UN concerned about Albanian deportations of Turkish nationals over alleged Gülen links: report

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Five United Nations human rights officials have sent a letter to the government of Albania to raise the cases of Harun Çelik, a Turkish citizen who was deported from Albania to Turkey in January, and Selami Şimsek, who is currently awaiting deportation in a “closed” migrant center, the Balkan Insight news website reported on Tuesday.

Both men are alleged by Turkish authorities to be members of exiled cleric Fethullah Gülen’s movement, which Ankara claims is a terrorist organization responsible for a failed coup in Turkey in 2016. The movement strongly denies any involvement.

The letter from the UN officials, which was published on Tuesday in Albanian media but written on March 20, warned that Şimsek’s rights could be violated if he is sent to Turkey.

It says Şimsek “is likely to face detention, prosecution and, potentially, torture or other cruel, inhuman or degrading treatment, for his perceived or imputed affiliation to the Hizmet/Gülen movement.”

Şimsek was initially arrested at Tirana Airport and served time for using falsified travel documents. He was released from prison on March 9, but for reasons that remain unclear, police kept him for several hours in a civilian car before transferring him to a closed center for illegal immigrants near Tirana.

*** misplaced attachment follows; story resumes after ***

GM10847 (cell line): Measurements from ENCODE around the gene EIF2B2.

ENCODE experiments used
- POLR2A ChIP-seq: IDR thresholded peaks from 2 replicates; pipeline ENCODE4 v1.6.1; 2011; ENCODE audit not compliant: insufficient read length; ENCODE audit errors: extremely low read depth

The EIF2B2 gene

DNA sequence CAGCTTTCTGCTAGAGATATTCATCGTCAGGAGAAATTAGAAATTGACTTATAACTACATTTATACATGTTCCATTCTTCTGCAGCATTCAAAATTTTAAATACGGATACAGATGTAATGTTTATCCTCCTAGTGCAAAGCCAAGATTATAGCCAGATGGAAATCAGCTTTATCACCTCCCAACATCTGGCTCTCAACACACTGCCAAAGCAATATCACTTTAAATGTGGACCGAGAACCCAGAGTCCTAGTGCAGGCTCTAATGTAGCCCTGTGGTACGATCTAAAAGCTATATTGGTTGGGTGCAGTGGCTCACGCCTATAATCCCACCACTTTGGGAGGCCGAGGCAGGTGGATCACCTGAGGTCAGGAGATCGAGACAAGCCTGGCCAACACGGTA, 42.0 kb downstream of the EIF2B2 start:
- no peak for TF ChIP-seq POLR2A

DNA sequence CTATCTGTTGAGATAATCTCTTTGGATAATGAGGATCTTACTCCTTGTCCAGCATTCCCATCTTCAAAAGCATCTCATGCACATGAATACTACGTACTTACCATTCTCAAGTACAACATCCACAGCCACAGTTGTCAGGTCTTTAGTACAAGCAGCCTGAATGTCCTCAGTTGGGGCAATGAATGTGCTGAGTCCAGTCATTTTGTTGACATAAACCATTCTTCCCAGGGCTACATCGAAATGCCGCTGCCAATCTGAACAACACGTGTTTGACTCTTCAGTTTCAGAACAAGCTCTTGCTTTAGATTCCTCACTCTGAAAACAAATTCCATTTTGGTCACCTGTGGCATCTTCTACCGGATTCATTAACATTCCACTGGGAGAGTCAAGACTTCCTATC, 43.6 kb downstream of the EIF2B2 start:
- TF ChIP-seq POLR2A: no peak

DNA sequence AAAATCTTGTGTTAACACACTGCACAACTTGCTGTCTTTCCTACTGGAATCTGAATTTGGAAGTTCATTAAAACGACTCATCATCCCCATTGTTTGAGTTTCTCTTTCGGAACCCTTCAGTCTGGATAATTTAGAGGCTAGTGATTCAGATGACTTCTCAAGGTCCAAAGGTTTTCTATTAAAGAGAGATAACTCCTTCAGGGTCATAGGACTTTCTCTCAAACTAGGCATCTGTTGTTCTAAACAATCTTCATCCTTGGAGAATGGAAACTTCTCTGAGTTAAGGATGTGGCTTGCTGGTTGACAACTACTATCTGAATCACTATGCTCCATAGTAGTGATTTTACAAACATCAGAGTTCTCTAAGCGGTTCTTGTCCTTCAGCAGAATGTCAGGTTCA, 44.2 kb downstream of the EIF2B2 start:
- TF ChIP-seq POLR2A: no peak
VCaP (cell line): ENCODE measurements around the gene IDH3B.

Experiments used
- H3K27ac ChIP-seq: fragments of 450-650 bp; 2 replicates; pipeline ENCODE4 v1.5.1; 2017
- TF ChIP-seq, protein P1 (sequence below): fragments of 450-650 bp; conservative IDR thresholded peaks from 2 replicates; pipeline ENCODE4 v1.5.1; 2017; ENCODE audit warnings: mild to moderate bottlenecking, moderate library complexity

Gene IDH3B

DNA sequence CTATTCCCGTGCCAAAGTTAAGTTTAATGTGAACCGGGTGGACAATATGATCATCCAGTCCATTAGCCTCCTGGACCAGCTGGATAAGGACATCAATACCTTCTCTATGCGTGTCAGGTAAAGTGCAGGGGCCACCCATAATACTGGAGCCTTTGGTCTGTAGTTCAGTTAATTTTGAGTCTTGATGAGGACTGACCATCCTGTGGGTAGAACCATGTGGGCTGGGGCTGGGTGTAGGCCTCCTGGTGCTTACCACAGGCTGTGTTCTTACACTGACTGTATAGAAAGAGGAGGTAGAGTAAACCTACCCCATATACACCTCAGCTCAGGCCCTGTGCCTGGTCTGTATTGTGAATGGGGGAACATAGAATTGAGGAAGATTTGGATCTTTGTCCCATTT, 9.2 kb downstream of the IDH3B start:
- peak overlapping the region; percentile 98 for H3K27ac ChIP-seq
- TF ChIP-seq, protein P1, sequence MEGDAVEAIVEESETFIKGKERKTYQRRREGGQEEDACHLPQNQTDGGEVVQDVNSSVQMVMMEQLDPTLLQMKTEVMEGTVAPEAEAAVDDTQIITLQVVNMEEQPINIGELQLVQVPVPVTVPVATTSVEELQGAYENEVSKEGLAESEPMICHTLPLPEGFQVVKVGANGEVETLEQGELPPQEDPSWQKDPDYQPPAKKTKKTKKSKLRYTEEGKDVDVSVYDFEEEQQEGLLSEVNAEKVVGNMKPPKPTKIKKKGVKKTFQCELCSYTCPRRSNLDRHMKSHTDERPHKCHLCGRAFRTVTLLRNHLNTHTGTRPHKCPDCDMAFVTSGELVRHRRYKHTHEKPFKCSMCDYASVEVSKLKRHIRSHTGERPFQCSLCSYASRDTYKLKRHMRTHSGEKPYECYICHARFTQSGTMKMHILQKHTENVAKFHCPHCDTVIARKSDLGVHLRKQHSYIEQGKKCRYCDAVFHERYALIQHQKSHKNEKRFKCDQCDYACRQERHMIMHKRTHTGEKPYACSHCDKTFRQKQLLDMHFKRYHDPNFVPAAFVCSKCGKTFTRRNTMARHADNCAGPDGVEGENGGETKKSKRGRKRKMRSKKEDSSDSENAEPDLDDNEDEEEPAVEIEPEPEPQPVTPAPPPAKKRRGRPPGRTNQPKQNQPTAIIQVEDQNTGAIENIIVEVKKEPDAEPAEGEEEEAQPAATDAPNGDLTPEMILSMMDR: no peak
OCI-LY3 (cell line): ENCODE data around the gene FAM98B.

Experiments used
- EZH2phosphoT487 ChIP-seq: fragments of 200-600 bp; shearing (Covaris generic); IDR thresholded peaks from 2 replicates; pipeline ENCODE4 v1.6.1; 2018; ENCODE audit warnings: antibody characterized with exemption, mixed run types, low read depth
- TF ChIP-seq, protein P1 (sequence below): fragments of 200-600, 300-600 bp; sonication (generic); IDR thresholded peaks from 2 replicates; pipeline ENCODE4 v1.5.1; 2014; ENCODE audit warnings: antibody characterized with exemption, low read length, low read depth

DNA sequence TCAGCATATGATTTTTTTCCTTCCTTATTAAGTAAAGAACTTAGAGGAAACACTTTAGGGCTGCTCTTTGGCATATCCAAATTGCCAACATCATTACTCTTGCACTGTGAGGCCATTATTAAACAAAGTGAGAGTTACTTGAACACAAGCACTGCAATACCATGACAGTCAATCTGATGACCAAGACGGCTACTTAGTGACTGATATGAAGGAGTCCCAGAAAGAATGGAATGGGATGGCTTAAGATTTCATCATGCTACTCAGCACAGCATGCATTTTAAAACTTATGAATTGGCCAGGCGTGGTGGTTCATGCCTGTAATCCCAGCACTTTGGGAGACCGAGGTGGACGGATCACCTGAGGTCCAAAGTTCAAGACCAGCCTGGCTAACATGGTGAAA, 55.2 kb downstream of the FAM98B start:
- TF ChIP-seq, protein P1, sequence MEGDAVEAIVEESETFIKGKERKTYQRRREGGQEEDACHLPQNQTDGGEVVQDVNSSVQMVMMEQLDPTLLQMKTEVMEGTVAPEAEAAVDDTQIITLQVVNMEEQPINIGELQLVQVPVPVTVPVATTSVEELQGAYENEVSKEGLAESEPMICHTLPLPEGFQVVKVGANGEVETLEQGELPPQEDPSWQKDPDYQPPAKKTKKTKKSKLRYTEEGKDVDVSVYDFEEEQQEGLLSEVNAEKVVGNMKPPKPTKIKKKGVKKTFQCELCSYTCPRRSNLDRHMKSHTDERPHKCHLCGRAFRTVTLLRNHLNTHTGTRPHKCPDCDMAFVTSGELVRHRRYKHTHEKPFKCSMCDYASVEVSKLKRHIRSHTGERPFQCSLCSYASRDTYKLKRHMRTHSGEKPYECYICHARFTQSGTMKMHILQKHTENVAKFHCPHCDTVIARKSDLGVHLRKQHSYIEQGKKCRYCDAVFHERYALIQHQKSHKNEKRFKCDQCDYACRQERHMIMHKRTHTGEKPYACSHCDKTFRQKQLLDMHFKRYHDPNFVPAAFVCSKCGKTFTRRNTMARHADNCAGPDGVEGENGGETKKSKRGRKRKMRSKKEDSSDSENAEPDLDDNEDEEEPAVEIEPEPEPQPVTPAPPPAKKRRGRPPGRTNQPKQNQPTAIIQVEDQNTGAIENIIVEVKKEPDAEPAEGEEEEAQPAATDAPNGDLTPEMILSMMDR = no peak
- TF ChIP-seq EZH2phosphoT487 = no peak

His supporters claim several high-level government officials demanded that an immediate expulsion order be issued.

His lawyer, Elton Hyseni, told the website on Tuesday that he has not yet received any official information about the case.

“We do not yet know whether his request for asylum has been accepted or not. [The authorities] have not explained why they are keeping him in the closed migration center,” Hyseni said.

The letter from the five UN officials also questioned Albania’s deportation of Çelik to Turkey.

“We are equally concerned that Mr. Çelik appears to have been expelled for his alleged connection to Hizmet/Gülen movement, reportedly without any due process guarantees afforded by relevant legislation,” it says.

Albanian police put Çelik on a plane to İstanbul on Jan. 1 despite his pleas for asylum. He had been a teacher in a Gülen-linked school in Kazakhstan, then attempted to escape to Canada using a false visa. He was arrested in Albania in 2018 and served time for falsifying travel documents.

His extradition to Turkey was described as a major human rights violation by the Albanian opposition, which linked the unusually prompt decision by police to send him to Turkey with the friendly connections between Albanian Prime Minister Edi Rama and Turkish President Recep Tayyip Erdoğan.

The letter to the Albanian government was signed by Luciano Hazan, chair-rapporteur of the Working Group on Enforced or Involuntary Disappearances; Leigh Toomey, vice-chair of the Working Group on Arbitrary Detention; Felipe González Morales, special rapporteur on the human rights of migrants; Fionnuala Ní Aoláin, special rapporteur on the promotion and protection of human rights and fundamental freedoms while countering terrorism; and Nils Melzer, special rapporteur on torture and other cruel, inhuman or degrading treatment or punishment.

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